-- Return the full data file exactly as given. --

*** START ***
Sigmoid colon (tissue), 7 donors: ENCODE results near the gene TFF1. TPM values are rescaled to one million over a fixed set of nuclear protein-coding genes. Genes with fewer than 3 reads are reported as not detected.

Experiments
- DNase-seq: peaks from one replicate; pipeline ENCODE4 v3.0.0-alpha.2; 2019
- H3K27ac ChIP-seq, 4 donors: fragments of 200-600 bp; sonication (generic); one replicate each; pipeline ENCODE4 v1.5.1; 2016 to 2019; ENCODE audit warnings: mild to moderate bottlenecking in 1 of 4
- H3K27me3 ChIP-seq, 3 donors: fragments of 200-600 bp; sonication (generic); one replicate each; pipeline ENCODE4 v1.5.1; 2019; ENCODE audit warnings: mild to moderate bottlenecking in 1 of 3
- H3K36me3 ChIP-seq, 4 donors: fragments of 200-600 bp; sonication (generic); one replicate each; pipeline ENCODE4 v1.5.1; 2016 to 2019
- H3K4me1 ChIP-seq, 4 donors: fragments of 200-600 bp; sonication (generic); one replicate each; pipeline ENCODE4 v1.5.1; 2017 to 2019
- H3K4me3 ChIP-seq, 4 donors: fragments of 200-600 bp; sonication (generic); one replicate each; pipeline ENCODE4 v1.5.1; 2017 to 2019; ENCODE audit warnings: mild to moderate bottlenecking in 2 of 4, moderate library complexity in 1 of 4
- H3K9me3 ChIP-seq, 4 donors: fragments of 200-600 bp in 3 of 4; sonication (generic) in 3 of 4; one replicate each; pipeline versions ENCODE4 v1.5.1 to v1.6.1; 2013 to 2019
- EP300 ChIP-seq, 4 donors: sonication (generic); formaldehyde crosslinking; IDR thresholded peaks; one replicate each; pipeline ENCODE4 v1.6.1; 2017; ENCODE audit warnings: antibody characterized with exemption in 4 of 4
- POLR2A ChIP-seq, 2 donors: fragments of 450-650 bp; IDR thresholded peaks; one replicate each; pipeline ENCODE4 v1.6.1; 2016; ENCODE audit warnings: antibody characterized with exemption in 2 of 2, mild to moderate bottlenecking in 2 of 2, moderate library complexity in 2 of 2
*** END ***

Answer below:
Sigmoid colon (tissue), 7 donors: ENCODE results near the gene TFF1. TPM values are rescaled to one million over a fixed set of nuclear protein-coding genes. Genes with fewer than 3 reads are reported as not detected.

Experiments
- DNase-seq: peaks from one replicate; pipeline ENCODE4 v3.0.0-alpha.2; 2019
- H3K27ac ChIP-seq, 4 donors: fragments of 200-600 bp; sonication (generic); one replicate each; pipeline ENCODE4 v1.5.1; 2016 to 2019; ENCODE audit warnings: mild to moderate bottlenecking in 1 of 4
- H3K27me3 ChIP-seq, 3 donors: fragments of 200-600 bp; sonication (generic); one replicate each; pipeline ENCODE4 v1.5.1; 2019; ENCODE audit warnings: mild to moderate bottlenecking in 1 of 3
- H3K36me3 ChIP-seq, 4 donors: fragments of 200-600 bp; sonication (generic); one replicate each; pipeline ENCODE4 v1.5.1; 2016 to 2019
- H3K4me1 ChIP-seq, 4 donors: fragments of 200-600 bp; sonication (generic); one replicate each; pipeline ENCODE4 v1.5.1; 2017 to 2019
- H3K4me3 ChIP-seq, 4 donors: fragments of 200-600 bp; sonication (generic); one replicate each; pipeline ENCODE4 v1.5.1; 2017 to 2019; ENCODE audit warnings: mild to moderate bottlenecking in 2 of 4, moderate library complexity in 1 of 4
- H3K9me3 ChIP-seq, 4 donors: fragments of 200-600 bp in 3 of 4; sonication (generic) in 3 of 4; one replicate each; pipeline versions ENCODE4 v1.5.1 to v1.6.1; 2013 to 2019
- EP300 ChIP-seq, 4 donors: sonication (generic); formaldehyde crosslinking; IDR thresholded peaks; one replicate each; pipeline ENCODE4 v1.6.1; 2017; ENCODE audit warnings: antibody characterized with exemption in 4 of 4
- POLR2A ChIP-seq, 2 donors: fragments of 450-650 bp; IDR thresholded peaks; one replicate each; pipeline ENCODE4 v1.6.1; 2016; ENCODE audit warnings: antibody characterized with exemption in 2 of 2, mild to moderate bottlenecking in 2 of 2, moderate library complexity in 2 of 2